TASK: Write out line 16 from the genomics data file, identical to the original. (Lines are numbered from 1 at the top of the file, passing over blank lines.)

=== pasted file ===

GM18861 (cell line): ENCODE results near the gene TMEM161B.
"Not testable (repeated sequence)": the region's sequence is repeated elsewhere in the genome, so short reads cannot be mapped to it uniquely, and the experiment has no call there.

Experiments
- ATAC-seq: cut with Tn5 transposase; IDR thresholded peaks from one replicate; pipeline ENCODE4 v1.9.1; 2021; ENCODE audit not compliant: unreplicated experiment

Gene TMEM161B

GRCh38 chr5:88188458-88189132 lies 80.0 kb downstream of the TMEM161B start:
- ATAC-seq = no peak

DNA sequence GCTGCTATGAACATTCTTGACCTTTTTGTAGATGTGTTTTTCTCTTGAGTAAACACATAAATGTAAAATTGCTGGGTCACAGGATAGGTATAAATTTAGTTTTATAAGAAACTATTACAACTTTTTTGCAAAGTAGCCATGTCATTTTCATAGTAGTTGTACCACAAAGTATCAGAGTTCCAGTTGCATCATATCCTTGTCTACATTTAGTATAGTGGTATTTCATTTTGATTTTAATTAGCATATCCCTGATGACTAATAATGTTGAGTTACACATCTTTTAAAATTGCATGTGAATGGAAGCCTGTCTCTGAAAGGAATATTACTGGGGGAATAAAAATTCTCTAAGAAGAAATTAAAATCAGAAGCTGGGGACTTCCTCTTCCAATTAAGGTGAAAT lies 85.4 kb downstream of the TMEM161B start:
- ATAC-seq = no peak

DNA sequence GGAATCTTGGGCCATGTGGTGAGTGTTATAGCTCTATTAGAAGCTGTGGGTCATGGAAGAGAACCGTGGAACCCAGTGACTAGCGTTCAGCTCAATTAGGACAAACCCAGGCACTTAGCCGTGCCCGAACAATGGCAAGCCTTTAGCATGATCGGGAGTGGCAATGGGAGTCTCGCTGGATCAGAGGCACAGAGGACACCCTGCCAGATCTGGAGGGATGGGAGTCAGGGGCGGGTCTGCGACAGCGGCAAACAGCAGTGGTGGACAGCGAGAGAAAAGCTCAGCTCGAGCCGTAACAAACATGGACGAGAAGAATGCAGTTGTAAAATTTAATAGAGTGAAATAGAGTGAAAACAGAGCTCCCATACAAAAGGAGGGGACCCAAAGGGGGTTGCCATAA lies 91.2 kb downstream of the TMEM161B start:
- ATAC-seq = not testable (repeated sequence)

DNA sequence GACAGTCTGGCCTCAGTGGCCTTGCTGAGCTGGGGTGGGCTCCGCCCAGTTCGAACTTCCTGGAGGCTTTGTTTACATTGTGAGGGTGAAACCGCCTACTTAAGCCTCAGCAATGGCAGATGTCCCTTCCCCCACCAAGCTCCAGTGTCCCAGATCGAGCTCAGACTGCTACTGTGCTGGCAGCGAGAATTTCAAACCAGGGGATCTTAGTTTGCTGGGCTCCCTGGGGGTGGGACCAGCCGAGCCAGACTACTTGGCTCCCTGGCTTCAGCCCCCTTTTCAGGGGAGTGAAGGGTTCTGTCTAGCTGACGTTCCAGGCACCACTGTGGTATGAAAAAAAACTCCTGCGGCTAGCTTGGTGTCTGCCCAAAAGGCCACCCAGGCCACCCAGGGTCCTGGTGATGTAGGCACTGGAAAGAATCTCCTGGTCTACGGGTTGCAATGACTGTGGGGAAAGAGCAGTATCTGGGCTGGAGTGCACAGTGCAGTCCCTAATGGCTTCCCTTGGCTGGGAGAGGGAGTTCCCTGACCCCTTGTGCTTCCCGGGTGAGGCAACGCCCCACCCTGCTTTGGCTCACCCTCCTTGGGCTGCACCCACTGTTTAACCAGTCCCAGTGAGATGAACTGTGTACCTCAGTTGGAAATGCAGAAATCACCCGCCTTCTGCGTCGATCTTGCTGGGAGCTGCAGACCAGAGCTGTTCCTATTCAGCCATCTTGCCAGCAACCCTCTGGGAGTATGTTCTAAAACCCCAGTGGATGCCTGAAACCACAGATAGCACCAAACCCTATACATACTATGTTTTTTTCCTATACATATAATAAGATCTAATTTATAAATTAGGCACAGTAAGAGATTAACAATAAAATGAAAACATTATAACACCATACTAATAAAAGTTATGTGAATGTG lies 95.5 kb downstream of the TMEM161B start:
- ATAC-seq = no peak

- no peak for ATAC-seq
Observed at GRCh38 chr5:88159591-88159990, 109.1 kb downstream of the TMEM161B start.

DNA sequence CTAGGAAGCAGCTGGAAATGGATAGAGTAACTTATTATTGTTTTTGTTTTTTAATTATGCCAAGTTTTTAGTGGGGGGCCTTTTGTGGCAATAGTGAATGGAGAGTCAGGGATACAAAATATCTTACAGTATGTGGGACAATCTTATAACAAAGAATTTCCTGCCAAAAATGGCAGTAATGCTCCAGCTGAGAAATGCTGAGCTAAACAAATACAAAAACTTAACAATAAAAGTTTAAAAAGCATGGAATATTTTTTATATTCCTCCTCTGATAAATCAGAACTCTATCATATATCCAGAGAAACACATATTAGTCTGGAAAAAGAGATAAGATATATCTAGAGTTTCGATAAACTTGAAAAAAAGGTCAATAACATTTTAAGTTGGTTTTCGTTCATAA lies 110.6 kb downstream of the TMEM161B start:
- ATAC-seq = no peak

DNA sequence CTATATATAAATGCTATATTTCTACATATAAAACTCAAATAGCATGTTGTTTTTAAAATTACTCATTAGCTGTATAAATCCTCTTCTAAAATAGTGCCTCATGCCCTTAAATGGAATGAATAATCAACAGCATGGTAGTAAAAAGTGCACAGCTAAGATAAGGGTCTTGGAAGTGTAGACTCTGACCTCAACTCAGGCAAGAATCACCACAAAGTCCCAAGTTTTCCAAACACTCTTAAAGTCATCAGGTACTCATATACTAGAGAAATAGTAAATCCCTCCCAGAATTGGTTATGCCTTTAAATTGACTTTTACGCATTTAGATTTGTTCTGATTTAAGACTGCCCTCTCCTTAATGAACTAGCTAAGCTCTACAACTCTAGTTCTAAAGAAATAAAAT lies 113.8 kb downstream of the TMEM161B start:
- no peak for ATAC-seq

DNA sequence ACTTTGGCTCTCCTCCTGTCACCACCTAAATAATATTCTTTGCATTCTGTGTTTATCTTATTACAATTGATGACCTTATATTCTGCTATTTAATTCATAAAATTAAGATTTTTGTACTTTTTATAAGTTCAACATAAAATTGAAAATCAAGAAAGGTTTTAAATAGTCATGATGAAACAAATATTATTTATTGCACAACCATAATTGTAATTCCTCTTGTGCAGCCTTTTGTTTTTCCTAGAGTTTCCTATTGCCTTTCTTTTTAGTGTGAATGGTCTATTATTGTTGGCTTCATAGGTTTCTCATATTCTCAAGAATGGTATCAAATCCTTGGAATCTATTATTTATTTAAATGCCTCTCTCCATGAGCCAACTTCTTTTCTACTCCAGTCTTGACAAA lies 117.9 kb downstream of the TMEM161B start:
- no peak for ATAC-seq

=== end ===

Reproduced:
DNA sequence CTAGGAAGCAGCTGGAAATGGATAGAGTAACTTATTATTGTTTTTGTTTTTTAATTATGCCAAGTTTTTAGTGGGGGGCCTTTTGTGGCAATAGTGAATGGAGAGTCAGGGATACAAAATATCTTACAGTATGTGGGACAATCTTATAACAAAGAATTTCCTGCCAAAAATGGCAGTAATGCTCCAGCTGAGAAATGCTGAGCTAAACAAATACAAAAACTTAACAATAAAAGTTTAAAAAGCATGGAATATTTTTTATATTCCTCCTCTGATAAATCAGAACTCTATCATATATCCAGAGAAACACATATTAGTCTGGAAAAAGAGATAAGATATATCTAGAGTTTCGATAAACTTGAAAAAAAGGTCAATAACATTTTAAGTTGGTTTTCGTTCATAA lies 110.6 kb downstream of the TMEM161B start: